Mechanical force spinal manipulation increases trunk muscle strength assessed by electromyography: a comparative clinical trial
A ChiroSecure Research Update
Abstract: The objective of this study was to determine whether mechanical force, manually-assisted (MFMA) spinal manipulative therapy (SMT) affects paraspinal muscle strength as assessed through use of surface electromyography (sEMG).
Discussion: Forty subjects with low back pain (LBP) participated in the study. Twenty patients with LBP (9 females and 11 males with a mean age of 35 years and 51 years, respectively) and 20 age- and sex-matched sham-SMT/control LBP subjects (10 females and 10 males with a mean age of 40 years and 52 years, respectively) were assessed.
Twenty consecutive patients with LBP (SMT treatment group) performed maximum voluntary contraction (MVC) isometric trunk extensions while lying prone on a treatment table. Surface, linear-enveloped sEMG was recorded from the erector spinae musculature at L3 and L5 during a trunk extension procedure. Patients were then assessed through use of the Activator Methods Chiropractic Technique protocol, during which time they were treated through use of MFMA SMT. The MFMA SMT treatment was followed by a dynamic stiffness and algometry assessment, after which a second or post-MVC isometric trunk extension and sEMG assessment were performed. Another 20 consecutive subjects with LBP were assigned to one of two other groups, a sham-SMT group and a control group. The sham-SMT group underwent the same experimental protocol with the exception that the subjects received a sham-MFMA SMT and dynamic stiffness assessment. The control group subjects received no SMT treatment, stiffness assessment, or algometry assessment intervention. Within-group analysis of MVC sEMG output (pre-SMT vs post-SMT sEMG output) and across-group analysis of MVC sEMG output ratio (post-SMT sEMG/pre-SMT sEMG output) during MVC was performed through use of a paired observations t test (POTT) and a robust analysis of variance (RANOVA), respectively.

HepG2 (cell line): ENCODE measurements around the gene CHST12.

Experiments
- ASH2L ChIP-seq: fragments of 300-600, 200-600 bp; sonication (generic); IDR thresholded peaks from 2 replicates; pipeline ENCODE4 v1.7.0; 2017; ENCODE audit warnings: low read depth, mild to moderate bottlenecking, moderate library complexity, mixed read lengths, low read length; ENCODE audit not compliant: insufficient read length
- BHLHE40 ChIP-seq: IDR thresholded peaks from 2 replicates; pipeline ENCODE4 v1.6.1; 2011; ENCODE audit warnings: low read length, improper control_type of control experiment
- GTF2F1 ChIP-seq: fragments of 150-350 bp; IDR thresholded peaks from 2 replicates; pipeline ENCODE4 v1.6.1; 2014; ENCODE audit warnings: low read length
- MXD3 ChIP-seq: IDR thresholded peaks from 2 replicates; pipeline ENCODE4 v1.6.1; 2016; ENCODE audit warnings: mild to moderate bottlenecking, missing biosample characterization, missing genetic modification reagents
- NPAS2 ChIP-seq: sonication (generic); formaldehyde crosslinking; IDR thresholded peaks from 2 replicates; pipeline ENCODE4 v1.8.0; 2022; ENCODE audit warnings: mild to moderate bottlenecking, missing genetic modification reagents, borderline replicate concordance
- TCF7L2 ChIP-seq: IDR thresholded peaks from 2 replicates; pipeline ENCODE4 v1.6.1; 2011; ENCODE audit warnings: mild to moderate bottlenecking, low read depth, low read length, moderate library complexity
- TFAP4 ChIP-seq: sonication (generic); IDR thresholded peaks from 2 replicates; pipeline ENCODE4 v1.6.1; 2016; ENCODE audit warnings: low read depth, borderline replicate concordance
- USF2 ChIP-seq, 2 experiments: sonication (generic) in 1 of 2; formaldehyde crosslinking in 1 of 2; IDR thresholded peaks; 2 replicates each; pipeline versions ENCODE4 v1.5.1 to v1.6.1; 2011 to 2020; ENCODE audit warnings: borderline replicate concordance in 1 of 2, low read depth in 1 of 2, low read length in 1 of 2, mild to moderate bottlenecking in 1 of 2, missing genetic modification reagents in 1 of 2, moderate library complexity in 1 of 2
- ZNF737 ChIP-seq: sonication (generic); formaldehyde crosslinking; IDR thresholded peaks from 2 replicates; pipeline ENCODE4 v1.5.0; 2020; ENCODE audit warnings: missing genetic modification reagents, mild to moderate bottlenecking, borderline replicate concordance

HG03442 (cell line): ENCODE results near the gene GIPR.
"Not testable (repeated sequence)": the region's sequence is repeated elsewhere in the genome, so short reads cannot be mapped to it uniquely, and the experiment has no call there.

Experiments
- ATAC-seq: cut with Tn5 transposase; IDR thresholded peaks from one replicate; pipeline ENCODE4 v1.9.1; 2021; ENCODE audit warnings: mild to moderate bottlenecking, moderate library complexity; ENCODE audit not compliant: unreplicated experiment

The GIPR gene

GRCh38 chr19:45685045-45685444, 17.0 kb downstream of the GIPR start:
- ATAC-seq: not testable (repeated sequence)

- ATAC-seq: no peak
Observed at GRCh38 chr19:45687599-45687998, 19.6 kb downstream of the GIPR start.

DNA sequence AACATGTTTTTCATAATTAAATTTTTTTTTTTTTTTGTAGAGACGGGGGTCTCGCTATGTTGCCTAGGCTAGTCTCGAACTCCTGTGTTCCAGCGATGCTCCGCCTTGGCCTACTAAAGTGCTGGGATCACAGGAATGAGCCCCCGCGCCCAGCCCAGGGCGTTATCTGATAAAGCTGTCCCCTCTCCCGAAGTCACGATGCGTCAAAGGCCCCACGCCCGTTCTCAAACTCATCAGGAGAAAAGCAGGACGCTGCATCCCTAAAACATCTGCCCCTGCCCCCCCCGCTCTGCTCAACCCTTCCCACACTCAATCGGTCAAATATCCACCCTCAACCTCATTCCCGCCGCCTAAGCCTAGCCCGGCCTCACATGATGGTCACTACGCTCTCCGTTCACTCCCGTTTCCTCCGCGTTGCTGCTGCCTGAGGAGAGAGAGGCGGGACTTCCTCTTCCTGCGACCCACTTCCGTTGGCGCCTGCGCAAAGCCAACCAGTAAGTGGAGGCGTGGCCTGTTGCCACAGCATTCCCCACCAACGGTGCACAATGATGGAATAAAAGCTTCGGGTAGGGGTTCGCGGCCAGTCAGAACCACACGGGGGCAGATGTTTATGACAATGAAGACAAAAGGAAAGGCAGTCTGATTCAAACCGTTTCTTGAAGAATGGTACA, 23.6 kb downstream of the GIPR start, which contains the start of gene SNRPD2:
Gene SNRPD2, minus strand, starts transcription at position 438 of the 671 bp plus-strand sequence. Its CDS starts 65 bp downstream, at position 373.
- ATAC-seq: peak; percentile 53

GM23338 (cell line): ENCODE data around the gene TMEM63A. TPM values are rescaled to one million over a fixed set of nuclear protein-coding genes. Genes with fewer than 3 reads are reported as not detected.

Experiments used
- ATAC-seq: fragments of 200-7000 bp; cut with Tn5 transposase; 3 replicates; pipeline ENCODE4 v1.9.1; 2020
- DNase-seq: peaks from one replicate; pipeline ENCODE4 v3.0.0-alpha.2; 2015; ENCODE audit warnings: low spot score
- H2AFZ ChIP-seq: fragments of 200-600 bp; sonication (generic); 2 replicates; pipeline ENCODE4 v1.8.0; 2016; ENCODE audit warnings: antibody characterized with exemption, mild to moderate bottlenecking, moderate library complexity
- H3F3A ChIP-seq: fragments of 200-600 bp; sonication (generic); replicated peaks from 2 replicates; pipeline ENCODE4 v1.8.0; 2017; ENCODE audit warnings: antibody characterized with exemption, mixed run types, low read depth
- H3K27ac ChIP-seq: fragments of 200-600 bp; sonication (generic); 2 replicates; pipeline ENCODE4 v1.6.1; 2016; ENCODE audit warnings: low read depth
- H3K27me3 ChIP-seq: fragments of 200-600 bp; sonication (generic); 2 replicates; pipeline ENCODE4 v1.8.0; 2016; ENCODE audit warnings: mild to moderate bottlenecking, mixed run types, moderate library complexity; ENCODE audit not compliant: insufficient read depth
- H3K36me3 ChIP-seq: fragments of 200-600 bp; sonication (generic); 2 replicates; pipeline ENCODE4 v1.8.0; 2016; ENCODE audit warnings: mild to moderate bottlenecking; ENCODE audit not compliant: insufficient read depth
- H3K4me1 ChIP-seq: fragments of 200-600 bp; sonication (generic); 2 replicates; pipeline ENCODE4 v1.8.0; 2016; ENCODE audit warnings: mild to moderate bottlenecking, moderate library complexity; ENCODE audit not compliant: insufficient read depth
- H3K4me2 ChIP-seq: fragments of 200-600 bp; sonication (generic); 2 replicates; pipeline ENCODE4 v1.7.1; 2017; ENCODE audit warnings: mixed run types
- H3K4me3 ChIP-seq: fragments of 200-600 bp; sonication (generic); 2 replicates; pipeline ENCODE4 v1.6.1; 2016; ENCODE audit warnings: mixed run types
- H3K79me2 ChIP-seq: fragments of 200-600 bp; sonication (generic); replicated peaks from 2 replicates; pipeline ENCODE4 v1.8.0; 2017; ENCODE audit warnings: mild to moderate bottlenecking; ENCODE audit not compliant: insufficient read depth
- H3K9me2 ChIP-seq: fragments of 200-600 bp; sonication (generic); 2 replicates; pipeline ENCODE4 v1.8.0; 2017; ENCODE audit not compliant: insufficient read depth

Nineteen of the 20 patients in the SMT treatment group showed a positive increase in sEMG output during MVC (range, -9.7% to 66.8%) after the active MFMA SMT treatment and stiffness assessment. The SMT treatment group showed a significant (POTT, P < 0.001) increase in erector spinae muscle sEMG output (21% increase in comparison with pre-SMT levels) during MVC isometric trunk extension trials. There were no significant changes in pre-SMT vs post-SMT MVC sEMG output for the sham-SMT (5.8% increase) and control (3.9% increase) groups. Moreover, the sEMG output ratio of the SMT treatment group was significantly greater (robust analysis of variance, P = 0.05) than either that of the sham-SMT group or that of the control group.
Conclusion: The results of this preliminary clinical trial demonstrated that MFMA SMT results in a significant increase in sEMG erector spinae isometric MVC muscle output. These findings indicate that altered muscle function may be a potential short-term therapeutic effect of MFMA SMT, and they form a basis for a randomized, controlled clinical trial to further investigate acute and long-term changes in low back function.
Reference: Keller TS, Colloca CJ. Mechanical force spinal manipulation increases trunk muscle strength assessed by electromyography: a comparative clinical trial. J Manipulative Physiol Ther. 2000 Nov-Dec;23(9):585-95. doi: 10.1067/mmt.2000.110947. PMID: 11145798. https://pubmed.ncbi.nlm.nih.gov/11145798/